St. Matthew’s Anglican Church started in west central Winnipeg in 1896, first as a home church and then in 1897 in a small church building at the corner of Ellice and Maryland ( a later larger church eventually became the West End Cultural Centre). In 1913 the church moved to a new building at its current site at the corner of St. Matthew’s Ave and Maryland St. In 1944 a fire destroyed this building. However, funds were raised and a new building opened a couple of years later and the church thrived. From its early days, St. Matthew’s opened its doors to weekday programming and this increased substantially in the last 30 years with several community agencies and programs housed in the lower level. In recent years the congregation has shrunk as many moved to the developing suburbs and the church realized it could not afford the expense of maintaining such a large building. The congregation was left with a difficult decision – to close its doors or undertake a very different use of its space. They chose the latter.
For more details about St. Matthew’s Church history visit:
THE STARTING POINT for THE WESTEND COMMONS:
In the fall of 2006, St. Matthew’s Anglican Church received extraordinary unexpected bequests from two women. Together, the two gifts for a total of $500,000 opened the door for St. Matthew’s congregation to envision and support the development of The WestEnd Commons. Without their generosity, this development would not have been possible. We acknowledge Evelyn Stratton and Margeurite Robinson with gratitude.
HOW IT CONTINUED:
Talks began between St. Matthew’s Church and Grain of Wheat Church Community who also worship in the building until St. Matthews Non Profit Housing Inc (SMNPH) was incorporated in 2009 with St. Matthew’s and Grain of Wheat as the two founding partners. The Church provided a 50 year lease to the Housing Inc. and itself became a tenant in the building. An eleven member board of directors was appointed with representation from the founding partners and the wider community. An architectural firm (ft3) and a project manager (Gerry Humphreys) were hired. All three levels of government contributed funding; foundations awarded grants; and gifts came from businesses, charities and many, many, individuals.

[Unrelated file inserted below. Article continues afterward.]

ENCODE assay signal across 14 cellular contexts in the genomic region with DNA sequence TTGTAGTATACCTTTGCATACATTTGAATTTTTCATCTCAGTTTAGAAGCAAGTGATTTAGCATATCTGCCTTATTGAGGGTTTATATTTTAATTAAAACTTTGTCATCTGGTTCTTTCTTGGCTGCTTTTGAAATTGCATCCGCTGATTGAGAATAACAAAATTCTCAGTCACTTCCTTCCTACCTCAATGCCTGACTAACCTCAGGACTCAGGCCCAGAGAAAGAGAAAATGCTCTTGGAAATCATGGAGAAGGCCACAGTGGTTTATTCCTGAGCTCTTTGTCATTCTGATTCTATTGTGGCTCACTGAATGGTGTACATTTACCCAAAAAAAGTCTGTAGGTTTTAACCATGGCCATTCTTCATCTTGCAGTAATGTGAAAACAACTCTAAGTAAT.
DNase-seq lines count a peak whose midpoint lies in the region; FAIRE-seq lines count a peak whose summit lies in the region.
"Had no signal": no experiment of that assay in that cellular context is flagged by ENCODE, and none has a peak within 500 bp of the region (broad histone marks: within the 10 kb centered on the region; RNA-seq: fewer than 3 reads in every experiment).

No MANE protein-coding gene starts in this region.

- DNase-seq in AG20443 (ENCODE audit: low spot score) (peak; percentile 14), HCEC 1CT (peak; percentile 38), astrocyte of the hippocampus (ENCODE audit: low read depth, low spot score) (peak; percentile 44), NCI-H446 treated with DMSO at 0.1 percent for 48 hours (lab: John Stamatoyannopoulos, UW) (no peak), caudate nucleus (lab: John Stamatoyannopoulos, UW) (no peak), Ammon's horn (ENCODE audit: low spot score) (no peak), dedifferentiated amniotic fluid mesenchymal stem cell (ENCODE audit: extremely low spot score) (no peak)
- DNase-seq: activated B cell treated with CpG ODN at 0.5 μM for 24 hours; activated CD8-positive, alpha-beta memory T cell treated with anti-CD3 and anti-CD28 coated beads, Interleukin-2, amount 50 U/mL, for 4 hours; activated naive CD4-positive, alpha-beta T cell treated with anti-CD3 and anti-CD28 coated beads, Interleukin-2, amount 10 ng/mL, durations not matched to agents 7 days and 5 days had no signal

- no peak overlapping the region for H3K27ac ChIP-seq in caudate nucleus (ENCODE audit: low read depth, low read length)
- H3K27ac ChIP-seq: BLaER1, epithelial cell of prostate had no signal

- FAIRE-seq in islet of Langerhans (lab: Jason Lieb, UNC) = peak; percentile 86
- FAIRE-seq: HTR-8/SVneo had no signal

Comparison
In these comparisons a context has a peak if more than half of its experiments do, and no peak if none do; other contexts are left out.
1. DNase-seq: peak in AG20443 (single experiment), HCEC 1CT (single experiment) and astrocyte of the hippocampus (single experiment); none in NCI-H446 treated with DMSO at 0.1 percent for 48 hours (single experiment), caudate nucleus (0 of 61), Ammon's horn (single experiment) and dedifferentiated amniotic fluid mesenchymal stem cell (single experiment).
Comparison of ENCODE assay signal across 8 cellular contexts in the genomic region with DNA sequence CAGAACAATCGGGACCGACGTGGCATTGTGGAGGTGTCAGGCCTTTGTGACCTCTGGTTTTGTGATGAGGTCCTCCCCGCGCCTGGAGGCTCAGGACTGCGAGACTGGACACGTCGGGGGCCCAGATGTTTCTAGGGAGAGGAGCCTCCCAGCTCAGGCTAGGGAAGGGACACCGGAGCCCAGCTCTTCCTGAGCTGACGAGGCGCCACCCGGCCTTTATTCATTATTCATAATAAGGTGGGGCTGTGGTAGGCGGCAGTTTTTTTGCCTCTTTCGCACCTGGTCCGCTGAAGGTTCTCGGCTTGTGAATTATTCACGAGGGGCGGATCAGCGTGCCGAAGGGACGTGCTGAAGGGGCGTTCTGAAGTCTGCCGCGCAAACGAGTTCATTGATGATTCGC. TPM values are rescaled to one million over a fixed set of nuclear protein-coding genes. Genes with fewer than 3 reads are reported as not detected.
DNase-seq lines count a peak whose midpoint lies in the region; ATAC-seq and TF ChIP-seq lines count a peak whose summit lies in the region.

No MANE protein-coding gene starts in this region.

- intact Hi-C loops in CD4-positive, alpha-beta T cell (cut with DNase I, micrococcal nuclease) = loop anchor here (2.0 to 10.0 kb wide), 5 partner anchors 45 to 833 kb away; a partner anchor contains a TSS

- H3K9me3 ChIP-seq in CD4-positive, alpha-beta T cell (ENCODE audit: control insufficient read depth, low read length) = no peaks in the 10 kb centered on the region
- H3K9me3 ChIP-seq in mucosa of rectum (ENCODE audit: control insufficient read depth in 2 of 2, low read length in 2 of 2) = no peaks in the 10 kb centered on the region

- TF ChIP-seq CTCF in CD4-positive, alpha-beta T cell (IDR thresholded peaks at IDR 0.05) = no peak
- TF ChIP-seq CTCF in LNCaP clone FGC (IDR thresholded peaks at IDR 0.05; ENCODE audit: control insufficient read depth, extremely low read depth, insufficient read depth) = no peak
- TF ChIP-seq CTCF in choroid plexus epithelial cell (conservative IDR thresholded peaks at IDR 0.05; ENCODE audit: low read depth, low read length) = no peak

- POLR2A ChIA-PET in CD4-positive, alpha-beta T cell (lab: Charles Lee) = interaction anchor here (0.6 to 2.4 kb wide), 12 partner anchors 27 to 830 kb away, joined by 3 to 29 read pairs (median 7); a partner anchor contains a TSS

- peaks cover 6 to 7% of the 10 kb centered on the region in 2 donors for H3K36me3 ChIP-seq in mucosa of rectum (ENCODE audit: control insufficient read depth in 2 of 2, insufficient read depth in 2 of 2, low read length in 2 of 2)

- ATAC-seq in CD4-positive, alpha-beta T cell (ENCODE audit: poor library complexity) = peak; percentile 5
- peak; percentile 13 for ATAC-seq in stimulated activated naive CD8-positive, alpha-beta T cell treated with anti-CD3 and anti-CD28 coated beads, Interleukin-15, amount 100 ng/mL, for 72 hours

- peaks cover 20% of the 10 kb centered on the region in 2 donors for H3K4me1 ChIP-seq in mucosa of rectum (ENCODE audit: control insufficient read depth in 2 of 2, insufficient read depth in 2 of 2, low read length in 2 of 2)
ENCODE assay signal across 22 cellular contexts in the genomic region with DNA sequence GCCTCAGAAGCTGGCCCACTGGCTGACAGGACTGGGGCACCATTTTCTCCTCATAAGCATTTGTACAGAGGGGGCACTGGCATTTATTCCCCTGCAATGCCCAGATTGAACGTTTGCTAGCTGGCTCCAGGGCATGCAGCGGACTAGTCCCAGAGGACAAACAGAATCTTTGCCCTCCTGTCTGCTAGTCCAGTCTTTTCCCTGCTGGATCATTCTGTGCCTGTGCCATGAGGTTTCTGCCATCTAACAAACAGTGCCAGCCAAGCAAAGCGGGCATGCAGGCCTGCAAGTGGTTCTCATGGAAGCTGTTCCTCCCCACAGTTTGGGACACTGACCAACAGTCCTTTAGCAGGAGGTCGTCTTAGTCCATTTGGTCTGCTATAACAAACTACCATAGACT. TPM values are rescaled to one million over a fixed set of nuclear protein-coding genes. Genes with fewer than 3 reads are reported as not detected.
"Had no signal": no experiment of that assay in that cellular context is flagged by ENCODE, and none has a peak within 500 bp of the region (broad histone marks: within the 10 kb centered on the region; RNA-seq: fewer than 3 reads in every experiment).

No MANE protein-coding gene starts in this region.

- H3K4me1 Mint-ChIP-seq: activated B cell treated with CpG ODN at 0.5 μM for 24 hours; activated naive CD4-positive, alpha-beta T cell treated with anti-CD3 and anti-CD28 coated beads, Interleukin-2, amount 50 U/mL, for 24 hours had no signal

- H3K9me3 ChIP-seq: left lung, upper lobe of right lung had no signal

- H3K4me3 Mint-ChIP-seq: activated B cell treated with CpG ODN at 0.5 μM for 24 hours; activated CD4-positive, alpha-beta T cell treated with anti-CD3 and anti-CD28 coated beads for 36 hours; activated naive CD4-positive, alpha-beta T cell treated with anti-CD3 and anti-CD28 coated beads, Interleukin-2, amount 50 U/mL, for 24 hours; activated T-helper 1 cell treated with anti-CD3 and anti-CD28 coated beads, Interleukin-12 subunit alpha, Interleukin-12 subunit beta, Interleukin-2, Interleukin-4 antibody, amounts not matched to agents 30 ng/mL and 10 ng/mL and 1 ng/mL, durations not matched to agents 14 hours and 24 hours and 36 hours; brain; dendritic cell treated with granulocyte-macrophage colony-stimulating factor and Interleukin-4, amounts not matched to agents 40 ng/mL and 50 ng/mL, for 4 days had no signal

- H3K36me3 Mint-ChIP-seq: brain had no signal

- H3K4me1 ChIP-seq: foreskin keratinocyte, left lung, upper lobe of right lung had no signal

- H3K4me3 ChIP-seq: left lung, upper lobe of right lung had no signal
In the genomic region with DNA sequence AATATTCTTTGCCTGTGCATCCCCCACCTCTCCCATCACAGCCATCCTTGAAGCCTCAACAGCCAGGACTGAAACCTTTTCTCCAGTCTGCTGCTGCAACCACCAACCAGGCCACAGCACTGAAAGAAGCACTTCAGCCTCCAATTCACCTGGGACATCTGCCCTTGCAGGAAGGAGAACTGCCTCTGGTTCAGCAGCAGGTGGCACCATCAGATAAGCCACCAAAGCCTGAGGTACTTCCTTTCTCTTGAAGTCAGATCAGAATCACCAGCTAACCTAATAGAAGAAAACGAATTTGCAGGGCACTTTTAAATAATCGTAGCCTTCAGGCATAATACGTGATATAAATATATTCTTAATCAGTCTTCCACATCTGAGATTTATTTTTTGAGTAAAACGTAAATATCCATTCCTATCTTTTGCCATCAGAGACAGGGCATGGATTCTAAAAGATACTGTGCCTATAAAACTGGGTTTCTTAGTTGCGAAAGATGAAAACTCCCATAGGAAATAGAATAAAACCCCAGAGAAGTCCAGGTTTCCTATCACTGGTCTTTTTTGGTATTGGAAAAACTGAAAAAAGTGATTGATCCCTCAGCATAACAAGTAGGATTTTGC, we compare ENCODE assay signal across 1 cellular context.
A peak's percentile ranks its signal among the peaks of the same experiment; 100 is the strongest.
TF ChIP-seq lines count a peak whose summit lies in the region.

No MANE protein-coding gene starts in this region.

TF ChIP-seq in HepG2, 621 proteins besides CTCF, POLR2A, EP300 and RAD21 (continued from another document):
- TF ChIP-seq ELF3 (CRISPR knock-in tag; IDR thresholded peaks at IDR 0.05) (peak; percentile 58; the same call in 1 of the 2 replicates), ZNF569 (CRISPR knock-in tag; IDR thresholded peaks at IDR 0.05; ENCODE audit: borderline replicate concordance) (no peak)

AND ON IT WENT:
Initial work involved the lower level so all agencies and programs housed there moved upstairs for about a year while this was completed. Then everyone, including St. Matthew’s Church, moved downstairs so the work of turning the church’s previous sanctuary into the housing units could begin. On November 1, 2014, the WEC welcomed its first new tenants- the families who will live in the housing units. In the lower level, the Neighbourhood Resource Centre remains home to 5 agencies / programs and also is available for casual and long term rentals.